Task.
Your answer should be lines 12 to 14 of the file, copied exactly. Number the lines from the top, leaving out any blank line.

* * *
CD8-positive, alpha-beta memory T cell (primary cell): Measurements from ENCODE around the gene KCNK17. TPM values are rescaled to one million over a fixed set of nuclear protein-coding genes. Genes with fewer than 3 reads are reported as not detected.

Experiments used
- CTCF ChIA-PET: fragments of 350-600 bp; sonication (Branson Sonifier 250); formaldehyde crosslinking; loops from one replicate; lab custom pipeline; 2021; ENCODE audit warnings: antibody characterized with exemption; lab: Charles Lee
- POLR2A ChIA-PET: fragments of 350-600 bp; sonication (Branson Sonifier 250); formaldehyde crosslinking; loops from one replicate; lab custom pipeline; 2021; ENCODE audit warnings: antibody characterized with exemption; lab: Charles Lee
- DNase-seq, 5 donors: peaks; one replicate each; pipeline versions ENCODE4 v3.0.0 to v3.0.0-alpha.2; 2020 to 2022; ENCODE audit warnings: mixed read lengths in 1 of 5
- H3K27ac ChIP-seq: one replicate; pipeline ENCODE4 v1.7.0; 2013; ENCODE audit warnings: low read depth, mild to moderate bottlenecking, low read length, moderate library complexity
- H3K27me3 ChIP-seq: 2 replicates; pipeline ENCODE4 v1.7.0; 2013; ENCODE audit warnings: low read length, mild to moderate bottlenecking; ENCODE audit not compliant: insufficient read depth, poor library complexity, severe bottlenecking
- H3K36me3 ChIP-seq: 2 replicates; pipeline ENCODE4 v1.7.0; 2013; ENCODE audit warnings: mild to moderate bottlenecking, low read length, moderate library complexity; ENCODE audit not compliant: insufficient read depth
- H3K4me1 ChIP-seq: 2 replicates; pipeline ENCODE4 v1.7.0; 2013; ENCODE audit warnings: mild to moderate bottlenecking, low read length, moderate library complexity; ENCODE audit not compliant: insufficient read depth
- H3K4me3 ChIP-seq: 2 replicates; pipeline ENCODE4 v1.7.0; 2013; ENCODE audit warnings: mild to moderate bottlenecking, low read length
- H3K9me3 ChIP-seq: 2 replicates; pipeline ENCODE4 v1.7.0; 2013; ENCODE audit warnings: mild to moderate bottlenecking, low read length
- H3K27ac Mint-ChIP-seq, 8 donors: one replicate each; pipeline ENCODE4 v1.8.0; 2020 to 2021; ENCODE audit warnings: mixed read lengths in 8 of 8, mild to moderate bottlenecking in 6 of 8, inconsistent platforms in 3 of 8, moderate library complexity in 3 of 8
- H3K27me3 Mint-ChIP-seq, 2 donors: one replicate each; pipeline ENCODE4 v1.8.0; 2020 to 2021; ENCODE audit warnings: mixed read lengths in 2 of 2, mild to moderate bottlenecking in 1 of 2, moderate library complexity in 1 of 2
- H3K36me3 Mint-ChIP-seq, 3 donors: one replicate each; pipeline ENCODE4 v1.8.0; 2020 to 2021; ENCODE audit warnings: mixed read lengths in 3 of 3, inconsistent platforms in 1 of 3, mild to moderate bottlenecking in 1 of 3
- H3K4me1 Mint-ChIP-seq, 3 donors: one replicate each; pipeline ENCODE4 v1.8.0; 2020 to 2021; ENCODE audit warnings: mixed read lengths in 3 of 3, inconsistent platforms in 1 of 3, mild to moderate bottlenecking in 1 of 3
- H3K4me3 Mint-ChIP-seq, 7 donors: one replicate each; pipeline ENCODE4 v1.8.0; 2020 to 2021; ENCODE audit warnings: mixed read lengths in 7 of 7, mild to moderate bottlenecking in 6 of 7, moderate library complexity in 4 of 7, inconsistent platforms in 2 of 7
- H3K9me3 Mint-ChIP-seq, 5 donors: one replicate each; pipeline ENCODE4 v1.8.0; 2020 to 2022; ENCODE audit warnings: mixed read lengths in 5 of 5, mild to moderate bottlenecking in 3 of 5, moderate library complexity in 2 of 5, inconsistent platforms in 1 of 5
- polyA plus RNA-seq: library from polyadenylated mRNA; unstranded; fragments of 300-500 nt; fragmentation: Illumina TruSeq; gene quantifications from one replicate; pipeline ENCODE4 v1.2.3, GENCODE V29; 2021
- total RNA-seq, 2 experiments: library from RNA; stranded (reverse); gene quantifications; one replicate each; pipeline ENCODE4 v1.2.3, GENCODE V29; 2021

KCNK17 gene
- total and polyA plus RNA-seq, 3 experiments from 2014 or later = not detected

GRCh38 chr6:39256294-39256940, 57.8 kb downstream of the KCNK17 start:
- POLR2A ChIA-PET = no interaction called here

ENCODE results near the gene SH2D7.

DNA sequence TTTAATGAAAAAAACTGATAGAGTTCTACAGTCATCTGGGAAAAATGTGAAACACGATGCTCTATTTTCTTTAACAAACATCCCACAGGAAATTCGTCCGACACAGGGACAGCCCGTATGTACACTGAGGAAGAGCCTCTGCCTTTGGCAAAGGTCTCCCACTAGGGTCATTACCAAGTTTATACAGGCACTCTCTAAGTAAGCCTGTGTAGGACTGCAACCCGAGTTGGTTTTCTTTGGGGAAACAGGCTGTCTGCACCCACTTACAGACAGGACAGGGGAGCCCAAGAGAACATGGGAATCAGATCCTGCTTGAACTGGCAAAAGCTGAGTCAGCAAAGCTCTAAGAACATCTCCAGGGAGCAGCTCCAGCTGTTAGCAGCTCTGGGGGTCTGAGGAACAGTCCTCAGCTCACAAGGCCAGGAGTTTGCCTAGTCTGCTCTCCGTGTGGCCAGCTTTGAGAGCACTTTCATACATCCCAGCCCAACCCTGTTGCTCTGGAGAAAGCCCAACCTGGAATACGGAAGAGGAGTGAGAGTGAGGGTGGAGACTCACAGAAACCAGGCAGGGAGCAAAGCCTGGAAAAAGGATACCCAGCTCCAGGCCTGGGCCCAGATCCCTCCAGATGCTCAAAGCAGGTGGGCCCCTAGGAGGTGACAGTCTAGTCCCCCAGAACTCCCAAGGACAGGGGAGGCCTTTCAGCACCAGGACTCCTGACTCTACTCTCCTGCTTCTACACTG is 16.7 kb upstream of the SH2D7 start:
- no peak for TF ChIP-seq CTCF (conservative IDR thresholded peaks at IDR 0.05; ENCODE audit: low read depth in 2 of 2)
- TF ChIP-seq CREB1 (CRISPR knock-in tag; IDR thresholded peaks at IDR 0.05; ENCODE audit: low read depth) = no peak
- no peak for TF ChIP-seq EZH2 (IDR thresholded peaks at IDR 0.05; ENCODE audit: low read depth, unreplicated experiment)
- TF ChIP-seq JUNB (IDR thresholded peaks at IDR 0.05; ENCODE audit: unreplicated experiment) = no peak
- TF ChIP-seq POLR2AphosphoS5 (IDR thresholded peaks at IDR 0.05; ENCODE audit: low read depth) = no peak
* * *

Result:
- H3K27ac Mint-ChIP-seq, 8 donors: one replicate each; pipeline ENCODE4 v1.8.0; 2020 to 2021; ENCODE audit warnings: mixed read lengths in 8 of 8, mild to moderate bottlenecking in 6 of 8, inconsistent platforms in 3 of 8, moderate library complexity in 3 of 8
- H3K27me3 Mint-ChIP-seq, 2 donors: one replicate each; pipeline ENCODE4 v1.8.0; 2020 to 2021; ENCODE audit warnings: mixed read lengths in 2 of 2, mild to moderate bottlenecking in 1 of 2, moderate library complexity in 1 of 2
- H3K36me3 Mint-ChIP-seq, 3 donors: one replicate each; pipeline ENCODE4 v1.8.0; 2020 to 2021; ENCODE audit warnings: mixed read lengths in 3 of 3, inconsistent platforms in 1 of 3, mild to moderate bottlenecking in 1 of 3